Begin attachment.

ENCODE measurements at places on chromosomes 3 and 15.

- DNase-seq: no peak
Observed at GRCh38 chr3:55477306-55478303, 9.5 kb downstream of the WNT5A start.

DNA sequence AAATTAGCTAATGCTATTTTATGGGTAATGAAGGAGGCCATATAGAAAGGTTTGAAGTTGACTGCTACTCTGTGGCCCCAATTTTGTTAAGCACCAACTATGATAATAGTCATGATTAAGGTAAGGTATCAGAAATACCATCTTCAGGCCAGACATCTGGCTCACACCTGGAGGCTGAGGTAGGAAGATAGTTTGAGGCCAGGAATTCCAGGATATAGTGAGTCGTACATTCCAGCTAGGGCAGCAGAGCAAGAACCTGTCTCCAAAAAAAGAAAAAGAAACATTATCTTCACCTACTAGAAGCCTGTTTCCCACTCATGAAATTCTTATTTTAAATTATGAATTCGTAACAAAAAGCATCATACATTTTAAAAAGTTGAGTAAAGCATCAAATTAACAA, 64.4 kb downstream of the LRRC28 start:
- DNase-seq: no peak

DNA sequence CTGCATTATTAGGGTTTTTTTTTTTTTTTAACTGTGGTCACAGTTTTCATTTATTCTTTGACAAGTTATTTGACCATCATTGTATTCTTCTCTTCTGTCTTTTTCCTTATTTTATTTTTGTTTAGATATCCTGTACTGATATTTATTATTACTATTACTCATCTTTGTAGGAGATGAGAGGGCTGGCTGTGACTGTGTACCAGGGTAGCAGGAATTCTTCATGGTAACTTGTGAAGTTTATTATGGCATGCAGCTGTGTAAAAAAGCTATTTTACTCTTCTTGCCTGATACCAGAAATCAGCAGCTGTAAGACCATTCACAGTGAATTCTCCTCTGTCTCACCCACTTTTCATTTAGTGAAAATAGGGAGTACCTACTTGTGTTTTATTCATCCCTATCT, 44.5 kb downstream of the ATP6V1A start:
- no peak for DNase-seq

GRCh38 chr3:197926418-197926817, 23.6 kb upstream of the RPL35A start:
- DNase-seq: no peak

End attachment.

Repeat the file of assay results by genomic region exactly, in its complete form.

ENCODE measurements at places on chromosomes 3 and 15.

- DNase-seq: no peak
Observed at GRCh38 chr3:55477306-55478303, 9.5 kb downstream of the WNT5A start.

DNA sequence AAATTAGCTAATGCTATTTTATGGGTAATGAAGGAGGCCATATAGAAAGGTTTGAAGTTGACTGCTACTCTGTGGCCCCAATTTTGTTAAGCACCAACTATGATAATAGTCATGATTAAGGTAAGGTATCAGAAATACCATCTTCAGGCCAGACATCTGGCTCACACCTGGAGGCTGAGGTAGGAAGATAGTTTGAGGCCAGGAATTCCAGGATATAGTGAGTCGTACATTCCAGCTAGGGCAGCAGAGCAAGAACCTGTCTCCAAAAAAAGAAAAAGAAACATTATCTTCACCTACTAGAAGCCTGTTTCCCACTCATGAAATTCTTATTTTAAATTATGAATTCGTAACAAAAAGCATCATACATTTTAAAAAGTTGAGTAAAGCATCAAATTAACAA, 64.4 kb downstream of the LRRC28 start:
- DNase-seq: no peak

DNA sequence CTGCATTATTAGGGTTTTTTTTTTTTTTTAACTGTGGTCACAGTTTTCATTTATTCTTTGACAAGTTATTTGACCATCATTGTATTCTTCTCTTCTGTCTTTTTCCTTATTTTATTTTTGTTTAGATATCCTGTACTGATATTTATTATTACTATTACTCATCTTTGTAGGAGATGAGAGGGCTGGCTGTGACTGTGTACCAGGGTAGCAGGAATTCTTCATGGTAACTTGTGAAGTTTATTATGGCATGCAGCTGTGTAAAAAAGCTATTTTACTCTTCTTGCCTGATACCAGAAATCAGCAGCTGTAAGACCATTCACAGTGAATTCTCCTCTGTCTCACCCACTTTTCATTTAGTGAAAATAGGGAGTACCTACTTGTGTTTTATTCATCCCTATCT, 44.5 kb downstream of the ATP6V1A start:
- no peak for DNase-seq

GRCh38 chr3:197926418-197926817, 23.6 kb upstream of the RPL35A start:
- DNase-seq: no peak